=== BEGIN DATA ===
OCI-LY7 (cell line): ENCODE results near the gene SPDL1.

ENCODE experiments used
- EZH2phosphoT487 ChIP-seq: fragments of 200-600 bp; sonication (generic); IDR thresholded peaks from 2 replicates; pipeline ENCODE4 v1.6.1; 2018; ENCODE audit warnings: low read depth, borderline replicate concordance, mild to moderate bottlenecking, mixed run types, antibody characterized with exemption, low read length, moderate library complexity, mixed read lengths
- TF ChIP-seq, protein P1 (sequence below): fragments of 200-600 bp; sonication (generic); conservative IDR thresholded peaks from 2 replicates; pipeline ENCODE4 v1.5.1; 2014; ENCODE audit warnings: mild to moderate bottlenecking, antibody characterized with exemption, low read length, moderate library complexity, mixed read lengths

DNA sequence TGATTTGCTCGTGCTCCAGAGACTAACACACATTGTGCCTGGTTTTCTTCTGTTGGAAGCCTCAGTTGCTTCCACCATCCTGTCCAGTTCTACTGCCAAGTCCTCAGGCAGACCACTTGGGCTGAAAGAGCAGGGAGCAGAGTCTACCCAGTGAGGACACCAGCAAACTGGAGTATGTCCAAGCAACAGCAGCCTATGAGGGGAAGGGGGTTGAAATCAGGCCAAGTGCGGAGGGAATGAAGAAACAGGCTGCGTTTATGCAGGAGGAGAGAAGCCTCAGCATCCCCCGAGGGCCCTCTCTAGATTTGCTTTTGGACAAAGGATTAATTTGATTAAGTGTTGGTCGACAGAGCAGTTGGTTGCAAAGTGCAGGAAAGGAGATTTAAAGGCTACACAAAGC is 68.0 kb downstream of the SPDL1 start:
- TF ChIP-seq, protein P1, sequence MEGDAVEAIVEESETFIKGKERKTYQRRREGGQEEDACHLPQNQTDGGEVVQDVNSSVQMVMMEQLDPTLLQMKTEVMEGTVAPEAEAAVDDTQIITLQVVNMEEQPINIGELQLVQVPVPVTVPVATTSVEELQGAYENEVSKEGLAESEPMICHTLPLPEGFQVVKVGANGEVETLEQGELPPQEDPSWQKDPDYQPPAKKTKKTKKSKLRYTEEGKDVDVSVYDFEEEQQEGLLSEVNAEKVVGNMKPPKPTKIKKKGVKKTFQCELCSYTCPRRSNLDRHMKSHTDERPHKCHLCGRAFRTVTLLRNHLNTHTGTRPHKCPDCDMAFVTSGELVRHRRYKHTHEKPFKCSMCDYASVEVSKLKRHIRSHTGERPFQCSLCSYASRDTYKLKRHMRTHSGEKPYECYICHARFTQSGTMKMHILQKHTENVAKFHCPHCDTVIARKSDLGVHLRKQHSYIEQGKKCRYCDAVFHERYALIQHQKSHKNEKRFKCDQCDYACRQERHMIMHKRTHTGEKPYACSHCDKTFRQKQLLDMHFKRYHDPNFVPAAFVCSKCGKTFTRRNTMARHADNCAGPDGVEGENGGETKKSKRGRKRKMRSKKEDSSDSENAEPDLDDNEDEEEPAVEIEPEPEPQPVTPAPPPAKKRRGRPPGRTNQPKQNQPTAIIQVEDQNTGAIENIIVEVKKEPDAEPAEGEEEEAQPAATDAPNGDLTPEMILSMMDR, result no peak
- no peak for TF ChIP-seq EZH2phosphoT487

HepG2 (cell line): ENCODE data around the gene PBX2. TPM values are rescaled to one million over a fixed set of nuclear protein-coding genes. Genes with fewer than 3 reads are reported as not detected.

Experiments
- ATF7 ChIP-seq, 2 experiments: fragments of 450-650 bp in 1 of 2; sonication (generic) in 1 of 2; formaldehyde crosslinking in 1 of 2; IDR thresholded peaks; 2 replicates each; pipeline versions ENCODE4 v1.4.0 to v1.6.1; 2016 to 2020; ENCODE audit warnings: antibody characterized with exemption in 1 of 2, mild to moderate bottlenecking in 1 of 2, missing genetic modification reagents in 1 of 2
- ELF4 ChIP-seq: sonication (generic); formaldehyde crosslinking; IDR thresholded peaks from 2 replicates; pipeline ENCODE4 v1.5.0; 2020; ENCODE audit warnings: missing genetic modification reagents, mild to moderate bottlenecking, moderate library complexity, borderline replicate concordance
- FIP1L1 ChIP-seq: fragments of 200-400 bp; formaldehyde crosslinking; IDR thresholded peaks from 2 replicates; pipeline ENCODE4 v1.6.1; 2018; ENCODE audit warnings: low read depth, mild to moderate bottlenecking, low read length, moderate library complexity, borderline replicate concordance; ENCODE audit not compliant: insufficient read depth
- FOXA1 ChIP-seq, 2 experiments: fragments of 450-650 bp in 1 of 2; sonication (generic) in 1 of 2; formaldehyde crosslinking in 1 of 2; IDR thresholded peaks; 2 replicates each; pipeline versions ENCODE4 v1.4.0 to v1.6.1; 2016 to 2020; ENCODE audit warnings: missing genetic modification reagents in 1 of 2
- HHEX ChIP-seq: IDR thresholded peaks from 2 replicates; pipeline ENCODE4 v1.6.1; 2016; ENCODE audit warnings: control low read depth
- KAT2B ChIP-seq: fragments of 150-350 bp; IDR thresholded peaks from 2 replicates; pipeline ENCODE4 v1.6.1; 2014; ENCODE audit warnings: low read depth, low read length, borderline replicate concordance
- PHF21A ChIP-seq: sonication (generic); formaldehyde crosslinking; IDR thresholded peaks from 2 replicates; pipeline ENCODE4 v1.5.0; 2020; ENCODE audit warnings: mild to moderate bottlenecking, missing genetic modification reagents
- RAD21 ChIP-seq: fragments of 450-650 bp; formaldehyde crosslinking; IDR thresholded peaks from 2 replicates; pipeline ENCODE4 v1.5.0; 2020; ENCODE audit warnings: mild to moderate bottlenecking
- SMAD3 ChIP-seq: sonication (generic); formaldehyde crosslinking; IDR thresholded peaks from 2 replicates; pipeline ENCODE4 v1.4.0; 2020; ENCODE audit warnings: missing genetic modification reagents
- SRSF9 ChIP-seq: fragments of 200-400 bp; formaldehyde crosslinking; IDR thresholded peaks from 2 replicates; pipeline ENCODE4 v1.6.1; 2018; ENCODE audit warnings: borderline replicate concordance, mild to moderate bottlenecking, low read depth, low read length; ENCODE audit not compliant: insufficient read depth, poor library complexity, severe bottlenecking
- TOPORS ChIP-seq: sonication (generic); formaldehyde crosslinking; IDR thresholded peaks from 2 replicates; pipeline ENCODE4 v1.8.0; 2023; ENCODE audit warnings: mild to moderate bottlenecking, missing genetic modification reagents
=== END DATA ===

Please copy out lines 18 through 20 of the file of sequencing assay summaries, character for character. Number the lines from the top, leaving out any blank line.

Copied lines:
- SMAD3 ChIP-seq: sonication (generic); formaldehyde crosslinking; IDR thresholded peaks from 2 replicates; pipeline ENCODE4 v1.4.0; 2020; ENCODE audit warnings: missing genetic modification reagents
- SRSF9 ChIP-seq: fragments of 200-400 bp; formaldehyde crosslinking; IDR thresholded peaks from 2 replicates; pipeline ENCODE4 v1.6.1; 2018; ENCODE audit warnings: borderline replicate concordance, mild to moderate bottlenecking, low read depth, low read length; ENCODE audit not compliant: insufficient read depth, poor library complexity, severe bottlenecking
- TOPORS ChIP-seq: sonication (generic); formaldehyde crosslinking; IDR thresholded peaks from 2 replicates; pipeline ENCODE4 v1.8.0; 2023; ENCODE audit warnings: mild to moderate bottlenecking, missing genetic modification reagents